Wednesday, July 10, 2019

What You've Wanted to Know About Writing but Were Afraid to Ask

Writing As a Business by bossy Seekerville blogger Ruth Logan Herne

Darlings, this isn't to browbeat you. It's not meant to make you feel bad. It's not intended to spur you to greatness, either. You have yourself and the sweet Lord to do that.

This is meant to encourage you (those who really want this gig, and I mean R-E-A-L-L-Y) to step back and look at your work as the small business it needs to be to become successful.

You're like "Right. I'm a writer. Not a business owner. Whatever, Ruthy!"

To which I will respond "Um. Einstein. What are you smokin'? Because the simple fact is that if you hope to get paid for what you do, that makes you a business, engaged in the sale of goods (books) and/or services.

Aye Caramba, darlings, let's get with the reality program here.

I'm giving away two books today... TWO BOOKS.... but here's what I want from you:


Because if you're standing on the wannabe side of the fence, and you're reading uber-articles about how all this goes down, about points-of-view, advertising, media presence, social media platforms, press kits, blogging, not blogging, book-signing... okay, what do you want to know about? What worries you? What bothers you? Where do you feel like you fall short?

This is your day to frankly talk with a writer. Post your questions. Share your concerns, or simply ask us "Hey! What works?"

Because these answers are important, these answers help you to form a business plan. We've got several Seekers on board today to offer advice, and it's good advice. The important thing we want to share is that while writing is balanced with individual choices (style, timing, scheduling) the business side of it is pretty solid, depending on the level you're at.

As a newbie aspiring author, what should you be doing?

Writing. Writing. Writing. Finish projects, rewrite, revise, re-submit. And... to show that marketing does not scare you (darlings, it frightens all of us, we are The Great Pretenders!) begin to establish an online presence to show growth. Now I don't for one minute think that a big social media presence sells books, but it does offer a line of friendship and rapport with readers and writers... and writers are reading. So it's not a bad thing, darling, to jump aboard the train.

You don't have to have your own blog... blogs are hard to keep up independently. But ask to guest-post on other blogs and offer wisdom and tips and ideas and thoughts of what inspired you. Then keep track of where you've been and what you've done!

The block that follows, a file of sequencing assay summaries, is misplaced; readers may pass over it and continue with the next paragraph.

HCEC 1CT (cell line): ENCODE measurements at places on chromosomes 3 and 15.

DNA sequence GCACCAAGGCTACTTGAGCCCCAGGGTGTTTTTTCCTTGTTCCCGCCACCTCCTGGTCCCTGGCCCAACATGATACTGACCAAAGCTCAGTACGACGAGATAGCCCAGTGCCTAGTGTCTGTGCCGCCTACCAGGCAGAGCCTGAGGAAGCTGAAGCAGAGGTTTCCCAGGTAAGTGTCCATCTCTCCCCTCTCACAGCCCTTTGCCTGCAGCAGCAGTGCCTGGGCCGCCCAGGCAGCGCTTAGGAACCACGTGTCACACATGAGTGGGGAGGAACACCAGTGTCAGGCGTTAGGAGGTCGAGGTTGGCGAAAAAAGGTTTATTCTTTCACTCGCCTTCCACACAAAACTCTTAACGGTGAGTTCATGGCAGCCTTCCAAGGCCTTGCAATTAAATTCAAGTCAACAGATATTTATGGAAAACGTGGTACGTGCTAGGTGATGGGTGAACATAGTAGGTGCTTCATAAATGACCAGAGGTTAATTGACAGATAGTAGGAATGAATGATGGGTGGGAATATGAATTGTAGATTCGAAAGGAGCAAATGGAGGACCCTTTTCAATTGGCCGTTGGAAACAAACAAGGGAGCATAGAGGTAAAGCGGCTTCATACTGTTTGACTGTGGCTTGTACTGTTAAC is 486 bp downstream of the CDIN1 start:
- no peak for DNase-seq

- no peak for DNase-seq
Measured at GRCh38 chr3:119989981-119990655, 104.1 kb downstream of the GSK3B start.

If you're an indie writer, your first order of business is to write the best possible books you can. If you're afraid to invest the money for an editor, you risk alienating readers by putting out less-than-your-best. Now that's up to you but I know that if I put out my original stuff, I wouldn't be the author I am today. Fortunately that WAS NOT an option because I was pretty sure I was the cat's pajamas, people.


If you're an established author, mid-list or low-list, then your job is to market with confidence, keep up that website and facebook page, change your banners to reflect the seasons or what you're working on and keep writing... but now that you're making money, you also need to keep records of what you've spent, earned, etc. so that you can take care of taxes. And as a self-employed author, your tax rate is approximately 35% of what you bring home/get paid, and that's a wake up call every April so making quarterly payments to the IRS makes that easier. Not less painless, but easier. The reason for the up-tick is the Social Security tax. An employee pays 50% of their Social Security tax to the government. Self-employed people pay both halves of the tax, so that pushes the tax rate up.

If you're Nora Roberts or Stephen King then you need no advice from me, so why are you here????


A lot to think about, but I want to know WHAT WORRIES YOU? What are you afraid to ask?

Ask it today.

Do it.

No one here thinks these questions are foolish. We began this blog to help pull back the "curtain" surrounding publication and with hundreds of books to our credit, we've got a pretty good take on the ins, the outs, the good, the bad and the ugly.

Now it's your turn. Fire out the questions, friends, and I've got two copies of my current Maggie finalist "At Home in Wishing Bridge" for two lucky commenters.

Offer a comment or question to get into the drawing for Thea's story and see for yourself why so many folks email and message Ruthy to find out how they can get to Wishing Bridge... A town where prayers are built on wishes and dreams.

Multi-published, award-winning, bestselling author Ruth Logan Herne is busy getting sweaty on her Western New York pumpkin farm this time of year, which makes that cute pic kind of propaganda, but no one needs to see Ruthy a mess, right? Friend her on facebook, check out her website and/or follow her on Twitter where her more conservative views are not always met with LOVE! Silly Twitterverse! Or you can email her at


  1. Good morning, Ruthy. A spam text message at 4am had me awake, so I might as well put the time to use. Firing up the computer. Well, obviously it's already fired up since I'm commenting here. Maybe firing up the brain is a better way of saying it. #needcoffee

    1. Oh my gosh, I would want to blow up the phone of the 4 am spam texter! I hope you got your coffee and made good use of the morning, Mary Cate. :)